Tuesday, March 27, 2007


Lead guitarist Jerry Garcia was often seen both by the public and the media as the leader or primary spokesperson for the Grateful Dead, but was reluctant to be seen that way, especially since Garcia and the other group members saw themselves as equal participants and contributors to their collective musical and creative output.[citation needed] Garcia, a native of San Francisco, grew up in the Excelsior District. One of his main influences was bluegrass music, and Garcia also performed—on banjo, one of his other great instrumental loves, along with the pedal steel guitar—in the bluegrass band Old and in the Way with mandolinist David Grisman. Classically trained trumpeter Phil Lesh played bass guitar. Bob Weir, the youngest original member of the group, played rhythm guitar. Ron "Pigpen" McKernan played keyboards, harmonica and was also a group vocalist until shortly before his death in 1973 at the age of 27. All of the previously mentioned Grateful Dead members shared in vocal performance of songs. Bill Kreutzmann played drums, and in 1967 was joined by a second drummer, New York native Mickey Hart, who also played a wide variety of other percussion instruments. Hart quit the Grateful Dead in 1971, embarrassed by the financial misdealings of his father, Dead money manager Lenny Hart, and leaving Kreutzmann once again as the sole percussionist. One of the Dead's concert staples, "He's Gone" was written about Lenny Hart, and his dishonesty with money. Hart rejoined the Dead for good in 1975. Tom "TC" Constanten was added as a second keyboardist from 1968 to 1970, while Pigpen also played various percussion instruments and sang. After Constanten's departure, Pigpen reclaimed his position as sole organist. Less than two years later, in late 1971, Pigpen was joined by another keyboardist, Keith Godchaux, who played grand piano alongside Pigpen's Hammond B-3 organ. In early 1972, Keith's wife, Donna Godchaux, joined the Dead as a backing vocalist.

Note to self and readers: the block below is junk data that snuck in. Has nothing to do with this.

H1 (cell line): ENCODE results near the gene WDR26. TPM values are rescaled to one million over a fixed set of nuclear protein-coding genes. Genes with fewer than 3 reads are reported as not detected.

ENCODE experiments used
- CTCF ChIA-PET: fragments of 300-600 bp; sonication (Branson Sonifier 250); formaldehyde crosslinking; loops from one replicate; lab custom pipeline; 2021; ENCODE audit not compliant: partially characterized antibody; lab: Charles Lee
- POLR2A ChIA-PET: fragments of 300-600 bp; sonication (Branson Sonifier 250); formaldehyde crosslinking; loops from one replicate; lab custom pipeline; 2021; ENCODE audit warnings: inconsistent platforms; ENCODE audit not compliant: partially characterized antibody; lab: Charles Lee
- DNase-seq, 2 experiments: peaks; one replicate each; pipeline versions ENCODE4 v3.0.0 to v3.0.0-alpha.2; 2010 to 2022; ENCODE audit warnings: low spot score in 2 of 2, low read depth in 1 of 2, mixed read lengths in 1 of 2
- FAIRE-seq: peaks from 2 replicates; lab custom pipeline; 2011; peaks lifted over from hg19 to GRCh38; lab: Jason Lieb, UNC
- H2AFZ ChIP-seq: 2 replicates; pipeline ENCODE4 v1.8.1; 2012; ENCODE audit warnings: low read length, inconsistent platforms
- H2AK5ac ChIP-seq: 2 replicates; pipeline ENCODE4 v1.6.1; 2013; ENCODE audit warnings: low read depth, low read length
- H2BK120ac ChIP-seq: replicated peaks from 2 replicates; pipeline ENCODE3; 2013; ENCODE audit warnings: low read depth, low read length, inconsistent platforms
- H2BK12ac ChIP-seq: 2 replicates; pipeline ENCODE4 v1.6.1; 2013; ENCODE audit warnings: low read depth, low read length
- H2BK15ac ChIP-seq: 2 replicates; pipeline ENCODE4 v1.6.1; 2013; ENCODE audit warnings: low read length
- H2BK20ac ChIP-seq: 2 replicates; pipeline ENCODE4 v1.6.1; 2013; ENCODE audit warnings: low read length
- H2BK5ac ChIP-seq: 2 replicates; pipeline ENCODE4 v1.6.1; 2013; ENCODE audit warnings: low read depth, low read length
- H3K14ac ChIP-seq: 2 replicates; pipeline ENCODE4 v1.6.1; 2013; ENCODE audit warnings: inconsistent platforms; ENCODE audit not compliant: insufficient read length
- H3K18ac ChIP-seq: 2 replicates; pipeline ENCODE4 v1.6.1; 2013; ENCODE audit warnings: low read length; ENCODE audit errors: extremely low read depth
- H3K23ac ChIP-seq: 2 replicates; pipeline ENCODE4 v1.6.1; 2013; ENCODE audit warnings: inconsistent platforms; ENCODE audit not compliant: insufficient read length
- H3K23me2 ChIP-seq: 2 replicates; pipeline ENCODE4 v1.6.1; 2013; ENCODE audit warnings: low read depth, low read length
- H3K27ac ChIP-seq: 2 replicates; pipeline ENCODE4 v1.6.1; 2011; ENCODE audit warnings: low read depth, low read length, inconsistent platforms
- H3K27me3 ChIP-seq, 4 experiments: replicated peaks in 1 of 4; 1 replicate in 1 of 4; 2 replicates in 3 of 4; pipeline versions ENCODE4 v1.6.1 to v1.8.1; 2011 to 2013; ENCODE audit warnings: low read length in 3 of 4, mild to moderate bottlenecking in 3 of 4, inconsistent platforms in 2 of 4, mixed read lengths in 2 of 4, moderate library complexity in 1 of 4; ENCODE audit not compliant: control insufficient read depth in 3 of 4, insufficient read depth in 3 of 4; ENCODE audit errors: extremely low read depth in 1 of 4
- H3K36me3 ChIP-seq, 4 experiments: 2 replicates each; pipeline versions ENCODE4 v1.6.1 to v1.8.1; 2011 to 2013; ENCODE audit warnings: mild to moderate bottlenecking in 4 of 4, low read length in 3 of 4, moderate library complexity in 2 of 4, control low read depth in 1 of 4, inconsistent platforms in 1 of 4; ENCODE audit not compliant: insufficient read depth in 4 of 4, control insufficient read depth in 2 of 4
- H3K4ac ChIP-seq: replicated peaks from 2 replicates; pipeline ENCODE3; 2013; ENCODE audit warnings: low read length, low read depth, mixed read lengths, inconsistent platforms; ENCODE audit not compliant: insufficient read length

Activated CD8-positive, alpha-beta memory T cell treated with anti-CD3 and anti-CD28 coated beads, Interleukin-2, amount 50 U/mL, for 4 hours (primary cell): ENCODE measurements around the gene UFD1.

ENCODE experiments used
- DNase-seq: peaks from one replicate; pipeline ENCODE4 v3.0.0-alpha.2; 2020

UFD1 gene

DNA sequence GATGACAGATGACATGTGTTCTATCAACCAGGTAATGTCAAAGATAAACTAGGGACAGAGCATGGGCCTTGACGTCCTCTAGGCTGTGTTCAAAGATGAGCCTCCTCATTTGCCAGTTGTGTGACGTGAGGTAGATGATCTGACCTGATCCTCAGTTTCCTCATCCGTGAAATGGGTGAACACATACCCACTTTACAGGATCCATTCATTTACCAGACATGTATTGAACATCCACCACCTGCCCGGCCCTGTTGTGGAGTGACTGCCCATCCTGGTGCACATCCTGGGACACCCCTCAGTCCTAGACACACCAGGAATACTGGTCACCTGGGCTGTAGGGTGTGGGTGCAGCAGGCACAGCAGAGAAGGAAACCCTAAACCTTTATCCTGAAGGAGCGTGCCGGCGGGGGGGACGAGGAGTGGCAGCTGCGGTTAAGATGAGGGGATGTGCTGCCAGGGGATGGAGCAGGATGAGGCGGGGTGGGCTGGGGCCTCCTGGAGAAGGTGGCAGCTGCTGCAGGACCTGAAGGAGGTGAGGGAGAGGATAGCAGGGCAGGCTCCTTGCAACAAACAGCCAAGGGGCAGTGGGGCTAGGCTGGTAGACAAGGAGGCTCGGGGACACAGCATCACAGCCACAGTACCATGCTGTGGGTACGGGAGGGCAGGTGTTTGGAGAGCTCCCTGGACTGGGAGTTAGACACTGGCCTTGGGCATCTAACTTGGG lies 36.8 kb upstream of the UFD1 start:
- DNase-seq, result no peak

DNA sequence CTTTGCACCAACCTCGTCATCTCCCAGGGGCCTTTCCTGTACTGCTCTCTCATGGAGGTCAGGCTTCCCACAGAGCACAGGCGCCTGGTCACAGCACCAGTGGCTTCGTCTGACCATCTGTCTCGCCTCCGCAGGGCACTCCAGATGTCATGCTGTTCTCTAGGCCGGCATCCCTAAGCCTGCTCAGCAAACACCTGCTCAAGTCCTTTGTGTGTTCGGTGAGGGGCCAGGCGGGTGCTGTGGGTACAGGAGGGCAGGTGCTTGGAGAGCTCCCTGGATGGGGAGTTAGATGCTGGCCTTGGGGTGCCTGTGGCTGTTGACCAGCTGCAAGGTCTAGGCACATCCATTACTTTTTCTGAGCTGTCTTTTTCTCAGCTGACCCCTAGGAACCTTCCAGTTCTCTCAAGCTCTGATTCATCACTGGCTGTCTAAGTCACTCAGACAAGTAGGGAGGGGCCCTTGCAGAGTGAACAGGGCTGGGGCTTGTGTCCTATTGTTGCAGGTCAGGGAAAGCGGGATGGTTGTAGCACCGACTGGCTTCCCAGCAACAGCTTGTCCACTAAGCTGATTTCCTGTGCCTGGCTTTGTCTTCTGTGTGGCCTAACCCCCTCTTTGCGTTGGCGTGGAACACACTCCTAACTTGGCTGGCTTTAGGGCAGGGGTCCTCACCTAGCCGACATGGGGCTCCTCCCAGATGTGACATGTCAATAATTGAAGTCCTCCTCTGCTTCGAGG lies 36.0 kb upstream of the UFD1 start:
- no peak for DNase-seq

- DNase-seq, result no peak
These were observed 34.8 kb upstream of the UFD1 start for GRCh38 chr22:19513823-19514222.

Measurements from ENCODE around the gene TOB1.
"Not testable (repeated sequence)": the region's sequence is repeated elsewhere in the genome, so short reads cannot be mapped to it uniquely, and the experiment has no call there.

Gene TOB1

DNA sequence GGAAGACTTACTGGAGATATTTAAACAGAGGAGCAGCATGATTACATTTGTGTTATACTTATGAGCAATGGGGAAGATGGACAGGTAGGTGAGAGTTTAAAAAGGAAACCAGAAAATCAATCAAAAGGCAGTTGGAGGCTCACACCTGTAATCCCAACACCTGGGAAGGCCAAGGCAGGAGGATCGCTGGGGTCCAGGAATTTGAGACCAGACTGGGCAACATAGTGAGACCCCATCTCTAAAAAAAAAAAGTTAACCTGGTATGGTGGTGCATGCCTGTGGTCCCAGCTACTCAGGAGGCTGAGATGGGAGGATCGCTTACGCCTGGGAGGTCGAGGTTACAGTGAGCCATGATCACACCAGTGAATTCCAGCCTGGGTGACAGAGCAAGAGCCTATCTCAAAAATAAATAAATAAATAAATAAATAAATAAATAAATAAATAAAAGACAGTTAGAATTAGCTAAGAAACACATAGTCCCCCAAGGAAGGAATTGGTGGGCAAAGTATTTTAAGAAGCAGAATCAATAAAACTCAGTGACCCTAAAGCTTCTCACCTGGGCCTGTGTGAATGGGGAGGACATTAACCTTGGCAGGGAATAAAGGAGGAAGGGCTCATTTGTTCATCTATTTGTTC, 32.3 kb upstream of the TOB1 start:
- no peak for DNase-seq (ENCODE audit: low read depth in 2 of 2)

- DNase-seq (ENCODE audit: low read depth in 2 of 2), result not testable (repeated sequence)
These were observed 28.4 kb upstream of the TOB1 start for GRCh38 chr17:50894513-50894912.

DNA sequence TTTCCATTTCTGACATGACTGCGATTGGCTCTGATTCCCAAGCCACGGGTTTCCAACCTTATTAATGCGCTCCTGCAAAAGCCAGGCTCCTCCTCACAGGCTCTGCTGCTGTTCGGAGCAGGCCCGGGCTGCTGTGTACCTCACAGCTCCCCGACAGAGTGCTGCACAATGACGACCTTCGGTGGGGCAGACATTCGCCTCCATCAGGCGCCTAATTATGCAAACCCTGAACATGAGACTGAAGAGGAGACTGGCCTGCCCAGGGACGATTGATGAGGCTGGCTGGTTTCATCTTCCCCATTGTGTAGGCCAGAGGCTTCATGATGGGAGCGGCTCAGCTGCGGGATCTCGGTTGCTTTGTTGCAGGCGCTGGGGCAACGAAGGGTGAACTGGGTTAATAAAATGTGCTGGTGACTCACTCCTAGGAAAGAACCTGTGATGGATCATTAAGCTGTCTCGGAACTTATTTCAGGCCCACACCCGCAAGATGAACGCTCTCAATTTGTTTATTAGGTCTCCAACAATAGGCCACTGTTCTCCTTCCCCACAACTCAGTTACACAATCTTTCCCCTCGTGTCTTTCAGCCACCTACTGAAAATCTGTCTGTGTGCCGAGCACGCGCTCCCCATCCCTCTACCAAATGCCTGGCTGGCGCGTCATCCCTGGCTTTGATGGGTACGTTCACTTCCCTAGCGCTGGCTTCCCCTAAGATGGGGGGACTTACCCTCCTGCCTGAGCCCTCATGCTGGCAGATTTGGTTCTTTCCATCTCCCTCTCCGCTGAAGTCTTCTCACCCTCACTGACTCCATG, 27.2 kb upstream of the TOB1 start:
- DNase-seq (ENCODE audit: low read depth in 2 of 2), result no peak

Pols said...

Following the Grateful Dead's "Europe '72" tour, Pigpen's health had degenerated to the point that he could no longer tour with the Dead. His final concert appearance was June 17, 1972 at the Hollywood Bowl, in Los Angeles, California. Keith and Donna left the band in 1979, and Brent Mydland joined as keyboardist and vocalist. Keith Godchaux died in a car accident in 1980. Mydland was the keyboardist for the Dead for 11 years until his death in 1990. He became the third Dead keyboardist to pass away. Almost immediately, former The Tubes keyboardist Vince Welnick joined on keyboards and vocals. From September 15, 1990 to March 24, 1992, Welnick was joined by Bruce Hornsby on piano; Hornsby had previously appeared as an irregular sit-in player beginning in 1988 and continued as such from 1992 until 1995. Welnick died on June 2, 2006, reportedly a suicide. Robert Hunter and John Perry Barlow were the band's primary lyricists. Owsley "Bear" Stanley was the Grateful Dead's soundman for many years; he was also one of the largest suppliers of LSD.[citation needed]. All eleven members of The Grateful Dead were inducted into the Rock and Roll Hall of Fame in 1994.

Zooomabooma said...

Heya, another darn good GD link is www.deaddisc.com.

Could also include:

Might as well, Might as well, Might as well include www.thejerrysite.com . . . no, not the Dead but come on, Jerry & The GD go together like hippies and patchouli!